When you fail, dust yourself off and try Steam instead.

That is the plan that developer Turbo Pixel is pursuing with its arena shooter Reflex for PC. Last month, the studio launched a Kickstarter project for the Quake-like Reflex, which asked fans to help contribute a total of $360,000. With that money, Turbo Pixel would have completed development and launched a final product. But with 11 days left and only $81,000 raised, the company is closing its crowdfunding campaign. But smaller studios have multiple means to get gamers to help pay for development. The company has revealed that it will relaunch Reflex on Steam’s Early Access portal, which enables developers to sell unfinished products and get feedback from an audience of curious gamers.

Reflex went up on Greenlight earlier today. This is the Valve program that enables indie developers to get on Steam as long as they have enough community support. Fans have already pushed Reflex through the Greenlight process, and it will appear on Steam when it is ready.

“Right now, Reflex feels good,” reads an update from Turbo Pixel on its Kickstarter. “We think it feels good, pro-gamers think it feels good, and new players think it feels good. We’ve succeeded in capturing the best parts of the arena-shooter genre in a new, lean engine. Unfortunately, this is something that’s hard to sell through videos and marketing bullet points.”

The studio acknowledged that it needs to have people play its game so that they better understand why it’s worth supporting. That led it to reconsider its strategy and to embrace Early Access.

“[We’re] focusing all of our development towards getting the game ready for Early Access,” reads the Kickstarter post. “This work has already started — that’s why we’ve been a bit quiet the last few days. We’ve got a little bit more time than usual that we’d set aside for the Kickstarter and we’re now cramming as much development into that time as we possibly can.”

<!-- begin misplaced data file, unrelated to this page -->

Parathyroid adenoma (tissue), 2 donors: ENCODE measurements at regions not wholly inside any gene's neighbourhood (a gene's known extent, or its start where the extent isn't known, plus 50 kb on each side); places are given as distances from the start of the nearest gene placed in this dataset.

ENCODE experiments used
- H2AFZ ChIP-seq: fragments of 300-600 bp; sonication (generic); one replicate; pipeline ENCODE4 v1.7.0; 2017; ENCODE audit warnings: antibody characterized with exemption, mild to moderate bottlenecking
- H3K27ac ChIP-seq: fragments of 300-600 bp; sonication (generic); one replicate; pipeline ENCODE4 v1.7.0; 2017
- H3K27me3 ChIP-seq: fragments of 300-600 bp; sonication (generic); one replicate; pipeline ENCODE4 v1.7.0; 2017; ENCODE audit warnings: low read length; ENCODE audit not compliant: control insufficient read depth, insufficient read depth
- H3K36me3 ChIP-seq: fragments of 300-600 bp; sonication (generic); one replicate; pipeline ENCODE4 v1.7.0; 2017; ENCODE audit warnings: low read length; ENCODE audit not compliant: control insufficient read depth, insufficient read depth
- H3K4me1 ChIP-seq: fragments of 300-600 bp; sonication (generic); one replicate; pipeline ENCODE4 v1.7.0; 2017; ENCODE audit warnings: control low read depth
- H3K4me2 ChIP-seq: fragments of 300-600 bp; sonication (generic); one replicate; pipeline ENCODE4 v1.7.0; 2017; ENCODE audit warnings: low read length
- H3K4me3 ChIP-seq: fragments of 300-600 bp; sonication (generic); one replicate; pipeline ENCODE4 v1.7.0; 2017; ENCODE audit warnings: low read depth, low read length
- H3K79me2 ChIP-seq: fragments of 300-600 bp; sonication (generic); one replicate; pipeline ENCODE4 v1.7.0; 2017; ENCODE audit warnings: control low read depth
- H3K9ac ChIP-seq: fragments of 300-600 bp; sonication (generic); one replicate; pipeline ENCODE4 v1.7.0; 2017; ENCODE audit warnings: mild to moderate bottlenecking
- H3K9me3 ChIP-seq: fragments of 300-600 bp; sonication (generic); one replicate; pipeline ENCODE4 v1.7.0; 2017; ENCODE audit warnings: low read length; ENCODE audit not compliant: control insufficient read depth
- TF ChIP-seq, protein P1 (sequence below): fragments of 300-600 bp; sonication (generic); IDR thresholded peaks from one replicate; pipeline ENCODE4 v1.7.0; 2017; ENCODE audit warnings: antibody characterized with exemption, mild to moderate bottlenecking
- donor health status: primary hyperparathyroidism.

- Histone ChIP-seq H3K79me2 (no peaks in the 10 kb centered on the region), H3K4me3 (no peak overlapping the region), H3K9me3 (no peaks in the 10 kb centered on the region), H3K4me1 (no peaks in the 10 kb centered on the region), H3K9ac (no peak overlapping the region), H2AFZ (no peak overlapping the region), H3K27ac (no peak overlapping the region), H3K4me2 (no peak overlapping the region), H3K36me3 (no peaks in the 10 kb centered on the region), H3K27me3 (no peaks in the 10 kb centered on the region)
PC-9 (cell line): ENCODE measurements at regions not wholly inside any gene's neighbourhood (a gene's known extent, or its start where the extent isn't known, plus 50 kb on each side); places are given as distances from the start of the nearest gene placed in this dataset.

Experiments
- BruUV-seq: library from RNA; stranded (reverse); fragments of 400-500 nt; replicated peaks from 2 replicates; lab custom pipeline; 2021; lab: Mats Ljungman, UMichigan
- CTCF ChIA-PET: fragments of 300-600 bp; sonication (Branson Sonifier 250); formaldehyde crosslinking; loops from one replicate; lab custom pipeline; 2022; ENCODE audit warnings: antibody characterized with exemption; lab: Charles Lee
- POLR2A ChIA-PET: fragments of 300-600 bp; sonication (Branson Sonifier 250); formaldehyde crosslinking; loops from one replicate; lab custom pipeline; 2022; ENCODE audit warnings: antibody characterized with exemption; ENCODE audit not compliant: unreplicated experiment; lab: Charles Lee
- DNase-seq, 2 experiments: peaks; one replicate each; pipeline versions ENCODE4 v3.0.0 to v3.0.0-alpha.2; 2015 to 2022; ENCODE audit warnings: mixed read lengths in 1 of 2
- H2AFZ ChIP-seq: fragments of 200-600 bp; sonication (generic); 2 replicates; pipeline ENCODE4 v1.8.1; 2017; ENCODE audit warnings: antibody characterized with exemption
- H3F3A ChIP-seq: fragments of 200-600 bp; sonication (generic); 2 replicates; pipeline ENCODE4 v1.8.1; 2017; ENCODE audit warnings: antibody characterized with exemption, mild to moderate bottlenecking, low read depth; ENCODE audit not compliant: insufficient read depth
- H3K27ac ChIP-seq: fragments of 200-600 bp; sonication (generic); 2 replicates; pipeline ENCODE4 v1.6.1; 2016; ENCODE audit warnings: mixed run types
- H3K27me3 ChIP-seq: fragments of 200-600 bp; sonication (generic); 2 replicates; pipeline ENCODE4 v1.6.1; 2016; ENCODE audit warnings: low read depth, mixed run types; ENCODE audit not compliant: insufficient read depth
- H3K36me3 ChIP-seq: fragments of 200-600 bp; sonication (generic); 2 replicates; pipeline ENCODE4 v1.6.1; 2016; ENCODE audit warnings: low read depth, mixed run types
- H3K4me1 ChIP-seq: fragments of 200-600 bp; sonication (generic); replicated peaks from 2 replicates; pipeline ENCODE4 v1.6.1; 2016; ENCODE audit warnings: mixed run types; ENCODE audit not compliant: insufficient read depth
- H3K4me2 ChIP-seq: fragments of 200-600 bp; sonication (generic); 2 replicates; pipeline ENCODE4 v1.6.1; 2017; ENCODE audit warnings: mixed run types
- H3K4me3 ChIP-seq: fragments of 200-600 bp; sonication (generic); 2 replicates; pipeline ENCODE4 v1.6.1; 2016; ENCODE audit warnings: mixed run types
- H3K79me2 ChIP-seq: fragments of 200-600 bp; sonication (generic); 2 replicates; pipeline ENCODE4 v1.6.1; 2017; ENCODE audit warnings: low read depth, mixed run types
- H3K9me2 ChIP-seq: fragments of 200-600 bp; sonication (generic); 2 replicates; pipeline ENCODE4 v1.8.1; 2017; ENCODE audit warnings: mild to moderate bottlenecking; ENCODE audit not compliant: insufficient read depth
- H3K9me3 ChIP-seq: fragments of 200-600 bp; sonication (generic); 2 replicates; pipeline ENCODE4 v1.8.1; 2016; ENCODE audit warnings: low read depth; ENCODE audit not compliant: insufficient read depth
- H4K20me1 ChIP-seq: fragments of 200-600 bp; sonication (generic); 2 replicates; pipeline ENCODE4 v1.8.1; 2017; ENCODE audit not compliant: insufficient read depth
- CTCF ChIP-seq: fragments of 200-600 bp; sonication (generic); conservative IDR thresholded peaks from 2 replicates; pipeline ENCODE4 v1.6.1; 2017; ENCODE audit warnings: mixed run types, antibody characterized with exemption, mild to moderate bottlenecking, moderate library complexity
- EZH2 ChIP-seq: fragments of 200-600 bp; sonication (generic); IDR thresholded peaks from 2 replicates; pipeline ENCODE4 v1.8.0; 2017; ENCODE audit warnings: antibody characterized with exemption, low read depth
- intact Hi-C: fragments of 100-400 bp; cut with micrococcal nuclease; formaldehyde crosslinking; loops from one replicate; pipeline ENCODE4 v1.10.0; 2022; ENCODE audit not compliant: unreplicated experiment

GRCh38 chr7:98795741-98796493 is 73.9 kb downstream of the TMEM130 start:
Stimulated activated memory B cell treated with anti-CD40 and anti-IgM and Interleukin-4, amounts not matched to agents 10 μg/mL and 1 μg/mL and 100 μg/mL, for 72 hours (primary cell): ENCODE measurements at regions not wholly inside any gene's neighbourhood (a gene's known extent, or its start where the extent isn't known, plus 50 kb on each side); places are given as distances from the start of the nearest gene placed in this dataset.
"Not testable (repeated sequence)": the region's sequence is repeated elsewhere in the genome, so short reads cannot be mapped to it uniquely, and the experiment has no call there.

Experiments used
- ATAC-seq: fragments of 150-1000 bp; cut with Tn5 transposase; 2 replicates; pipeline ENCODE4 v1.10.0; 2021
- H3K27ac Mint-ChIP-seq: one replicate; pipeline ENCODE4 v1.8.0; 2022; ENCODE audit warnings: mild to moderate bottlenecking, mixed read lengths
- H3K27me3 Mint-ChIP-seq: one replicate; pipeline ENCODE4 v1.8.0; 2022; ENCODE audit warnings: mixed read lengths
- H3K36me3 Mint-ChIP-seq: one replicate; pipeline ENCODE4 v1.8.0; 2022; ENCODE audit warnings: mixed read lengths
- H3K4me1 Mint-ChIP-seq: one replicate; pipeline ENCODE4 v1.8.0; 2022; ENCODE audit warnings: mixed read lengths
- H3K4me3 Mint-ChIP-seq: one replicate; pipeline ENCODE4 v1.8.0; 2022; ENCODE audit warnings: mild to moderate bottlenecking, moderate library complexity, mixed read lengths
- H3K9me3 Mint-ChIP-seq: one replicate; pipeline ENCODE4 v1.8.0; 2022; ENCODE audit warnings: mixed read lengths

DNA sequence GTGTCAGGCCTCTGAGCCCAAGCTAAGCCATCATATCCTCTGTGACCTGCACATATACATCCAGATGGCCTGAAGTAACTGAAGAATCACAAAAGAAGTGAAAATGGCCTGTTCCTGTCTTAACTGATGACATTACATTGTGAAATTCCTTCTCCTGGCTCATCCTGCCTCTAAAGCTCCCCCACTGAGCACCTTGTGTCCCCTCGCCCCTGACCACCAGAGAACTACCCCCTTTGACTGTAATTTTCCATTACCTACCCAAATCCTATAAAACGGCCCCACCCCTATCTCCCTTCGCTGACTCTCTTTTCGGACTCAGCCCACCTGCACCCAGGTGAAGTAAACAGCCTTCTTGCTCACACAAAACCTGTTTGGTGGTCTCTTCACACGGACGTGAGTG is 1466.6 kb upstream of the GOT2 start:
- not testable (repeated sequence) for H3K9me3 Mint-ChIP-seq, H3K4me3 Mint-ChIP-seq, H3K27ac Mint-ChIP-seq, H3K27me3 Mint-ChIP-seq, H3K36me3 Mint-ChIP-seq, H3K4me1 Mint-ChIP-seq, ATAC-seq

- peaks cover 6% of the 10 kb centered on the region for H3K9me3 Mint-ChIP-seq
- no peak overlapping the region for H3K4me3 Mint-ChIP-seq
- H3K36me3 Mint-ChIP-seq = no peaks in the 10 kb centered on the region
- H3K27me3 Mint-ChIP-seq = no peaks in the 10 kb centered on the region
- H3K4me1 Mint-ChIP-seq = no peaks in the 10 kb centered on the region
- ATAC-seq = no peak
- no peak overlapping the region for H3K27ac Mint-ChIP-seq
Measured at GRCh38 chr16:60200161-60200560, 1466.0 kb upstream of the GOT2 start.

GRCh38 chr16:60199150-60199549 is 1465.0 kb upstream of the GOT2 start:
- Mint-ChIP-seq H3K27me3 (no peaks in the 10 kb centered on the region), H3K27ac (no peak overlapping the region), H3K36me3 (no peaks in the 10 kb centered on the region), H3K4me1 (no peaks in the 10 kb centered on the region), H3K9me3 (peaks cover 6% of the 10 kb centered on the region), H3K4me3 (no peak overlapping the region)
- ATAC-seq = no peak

While dozens of games makers have found success with crowdfunding, nearly as many have used Early Access to fund their development. This includes the indie megahit Minecraft, which debuted in a very early state in 2009. Players could buy the game for $20 long before it hit its “final” 1.0 retail release in 2011. Since then, other games like NASA simulator Kerbal Space Program and the open-world online zombie-survival game Day Z have used the same model.

“And we’re excited about the change,” Turbo Pixel wrote. “It’s much closer to the approach we’ve always wanted to take.”

The studio explained that it decided to go with Kickstarter because it gave them the potential shot at developing Reflex full-time. With Early Access, the developers at Turbo Pixel will not make any promises about delivering certain features or hitting release dates, which is something they wanted to do with the Kickstarter.